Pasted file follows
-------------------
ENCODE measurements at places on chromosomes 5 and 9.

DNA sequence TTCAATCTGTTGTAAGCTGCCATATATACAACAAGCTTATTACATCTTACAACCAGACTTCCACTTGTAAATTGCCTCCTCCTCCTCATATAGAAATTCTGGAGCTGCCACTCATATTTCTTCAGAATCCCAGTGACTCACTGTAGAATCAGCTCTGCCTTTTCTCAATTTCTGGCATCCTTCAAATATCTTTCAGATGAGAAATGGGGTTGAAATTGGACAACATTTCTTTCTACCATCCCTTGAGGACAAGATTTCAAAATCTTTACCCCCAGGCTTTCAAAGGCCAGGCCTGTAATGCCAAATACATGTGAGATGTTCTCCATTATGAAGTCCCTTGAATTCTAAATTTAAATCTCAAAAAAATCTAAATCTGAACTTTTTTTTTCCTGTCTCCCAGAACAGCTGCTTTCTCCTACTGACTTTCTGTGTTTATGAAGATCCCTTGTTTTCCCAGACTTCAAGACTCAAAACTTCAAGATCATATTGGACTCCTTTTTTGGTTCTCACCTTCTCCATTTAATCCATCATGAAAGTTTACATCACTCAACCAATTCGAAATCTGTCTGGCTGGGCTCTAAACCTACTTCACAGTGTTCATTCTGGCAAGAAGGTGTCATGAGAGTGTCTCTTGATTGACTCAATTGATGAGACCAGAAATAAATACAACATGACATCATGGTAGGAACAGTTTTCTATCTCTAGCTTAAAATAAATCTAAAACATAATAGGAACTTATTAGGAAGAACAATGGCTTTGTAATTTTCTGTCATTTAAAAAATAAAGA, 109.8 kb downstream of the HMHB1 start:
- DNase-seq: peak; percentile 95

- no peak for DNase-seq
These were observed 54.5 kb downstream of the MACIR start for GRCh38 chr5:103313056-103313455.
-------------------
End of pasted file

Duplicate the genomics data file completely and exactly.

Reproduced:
ENCODE measurements at places on chromosomes 5 and 9.

DNA sequence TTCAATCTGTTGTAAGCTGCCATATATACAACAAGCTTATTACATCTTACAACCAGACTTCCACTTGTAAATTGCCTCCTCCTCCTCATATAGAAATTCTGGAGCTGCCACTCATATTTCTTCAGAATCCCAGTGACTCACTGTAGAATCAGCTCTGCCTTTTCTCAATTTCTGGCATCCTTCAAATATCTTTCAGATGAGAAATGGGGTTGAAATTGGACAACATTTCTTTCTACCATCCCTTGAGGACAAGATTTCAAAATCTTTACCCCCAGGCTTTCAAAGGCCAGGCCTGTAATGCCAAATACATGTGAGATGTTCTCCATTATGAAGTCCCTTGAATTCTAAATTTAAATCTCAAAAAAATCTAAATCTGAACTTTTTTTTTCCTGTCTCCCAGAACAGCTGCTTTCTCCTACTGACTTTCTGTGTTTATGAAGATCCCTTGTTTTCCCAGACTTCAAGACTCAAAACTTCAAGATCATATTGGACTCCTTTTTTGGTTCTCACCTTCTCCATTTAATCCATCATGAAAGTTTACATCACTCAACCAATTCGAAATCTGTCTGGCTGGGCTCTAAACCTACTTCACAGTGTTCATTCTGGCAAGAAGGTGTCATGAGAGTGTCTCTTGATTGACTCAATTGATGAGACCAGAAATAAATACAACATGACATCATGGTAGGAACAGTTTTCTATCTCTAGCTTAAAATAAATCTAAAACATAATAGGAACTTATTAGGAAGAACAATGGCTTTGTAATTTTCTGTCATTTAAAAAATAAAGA, 109.8 kb downstream of the HMHB1 start:
- DNase-seq: peak; percentile 95

- no peak for DNase-seq
These were observed 54.5 kb downstream of the MACIR start for GRCh38 chr5:103313056-103313455.